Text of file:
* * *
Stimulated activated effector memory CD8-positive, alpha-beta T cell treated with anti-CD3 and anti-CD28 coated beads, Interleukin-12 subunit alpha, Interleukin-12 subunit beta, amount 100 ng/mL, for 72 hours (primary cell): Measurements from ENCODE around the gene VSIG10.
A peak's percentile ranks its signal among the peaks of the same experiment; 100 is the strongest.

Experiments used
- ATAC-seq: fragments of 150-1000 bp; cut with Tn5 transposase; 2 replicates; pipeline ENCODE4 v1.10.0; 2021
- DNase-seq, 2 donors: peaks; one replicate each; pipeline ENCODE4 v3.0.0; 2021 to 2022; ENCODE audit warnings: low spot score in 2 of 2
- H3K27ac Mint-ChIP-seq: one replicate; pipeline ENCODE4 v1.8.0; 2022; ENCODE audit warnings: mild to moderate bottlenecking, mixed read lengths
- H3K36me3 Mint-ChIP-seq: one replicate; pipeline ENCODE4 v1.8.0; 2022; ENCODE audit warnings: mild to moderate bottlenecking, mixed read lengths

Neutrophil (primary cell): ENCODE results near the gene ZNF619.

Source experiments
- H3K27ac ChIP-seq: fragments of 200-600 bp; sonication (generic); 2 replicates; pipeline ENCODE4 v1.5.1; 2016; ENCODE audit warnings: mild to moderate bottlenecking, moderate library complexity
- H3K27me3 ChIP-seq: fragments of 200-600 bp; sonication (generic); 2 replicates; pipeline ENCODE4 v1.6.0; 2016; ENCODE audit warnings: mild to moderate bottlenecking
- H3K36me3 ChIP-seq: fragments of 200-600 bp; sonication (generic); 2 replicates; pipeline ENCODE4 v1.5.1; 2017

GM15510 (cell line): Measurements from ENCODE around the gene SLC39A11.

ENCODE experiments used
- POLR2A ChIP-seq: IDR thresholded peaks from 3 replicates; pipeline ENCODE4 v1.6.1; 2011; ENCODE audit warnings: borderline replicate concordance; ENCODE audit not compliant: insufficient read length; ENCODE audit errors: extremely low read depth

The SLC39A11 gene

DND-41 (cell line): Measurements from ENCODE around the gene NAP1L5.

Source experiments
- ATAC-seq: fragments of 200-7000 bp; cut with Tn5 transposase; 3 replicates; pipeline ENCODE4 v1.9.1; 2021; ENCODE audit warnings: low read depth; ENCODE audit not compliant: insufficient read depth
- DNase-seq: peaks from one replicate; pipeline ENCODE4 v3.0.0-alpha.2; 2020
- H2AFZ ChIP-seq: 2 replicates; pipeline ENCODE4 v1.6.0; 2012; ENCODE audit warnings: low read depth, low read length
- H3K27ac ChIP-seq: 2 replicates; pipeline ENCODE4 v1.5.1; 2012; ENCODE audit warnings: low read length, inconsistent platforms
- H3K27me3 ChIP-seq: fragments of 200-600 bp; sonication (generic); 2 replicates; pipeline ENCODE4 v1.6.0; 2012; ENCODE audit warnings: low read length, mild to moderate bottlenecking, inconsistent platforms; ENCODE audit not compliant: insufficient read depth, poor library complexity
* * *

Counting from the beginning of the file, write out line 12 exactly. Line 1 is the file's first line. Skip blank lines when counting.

- H3K36me3 ChIP-seq: fragments of 200-600 bp; sonication (generic); 2 replicates; pipeline ENCODE4 v1.5.1; 2017